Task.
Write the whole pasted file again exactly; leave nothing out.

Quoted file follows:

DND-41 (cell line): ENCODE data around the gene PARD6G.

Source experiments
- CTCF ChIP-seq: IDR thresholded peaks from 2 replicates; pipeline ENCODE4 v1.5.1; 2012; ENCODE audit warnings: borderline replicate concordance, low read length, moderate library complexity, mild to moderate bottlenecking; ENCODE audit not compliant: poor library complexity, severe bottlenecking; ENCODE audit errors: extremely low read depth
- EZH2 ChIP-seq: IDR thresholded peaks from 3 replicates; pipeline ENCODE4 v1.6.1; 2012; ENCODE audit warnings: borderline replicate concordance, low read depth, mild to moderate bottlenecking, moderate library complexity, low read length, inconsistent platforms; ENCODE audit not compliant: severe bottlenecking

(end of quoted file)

DND-41 (cell line): ENCODE data around the gene PARD6G.

Source experiments
- CTCF ChIP-seq: IDR thresholded peaks from 2 replicates; pipeline ENCODE4 v1.5.1; 2012; ENCODE audit warnings: borderline replicate concordance, low read length, moderate library complexity, mild to moderate bottlenecking; ENCODE audit not compliant: poor library complexity, severe bottlenecking; ENCODE audit errors: extremely low read depth
- EZH2 ChIP-seq: IDR thresholded peaks from 3 replicates; pipeline ENCODE4 v1.6.1; 2012; ENCODE audit warnings: borderline replicate concordance, low read depth, mild to moderate bottlenecking, moderate library complexity, low read length, inconsistent platforms; ENCODE audit not compliant: severe bottlenecking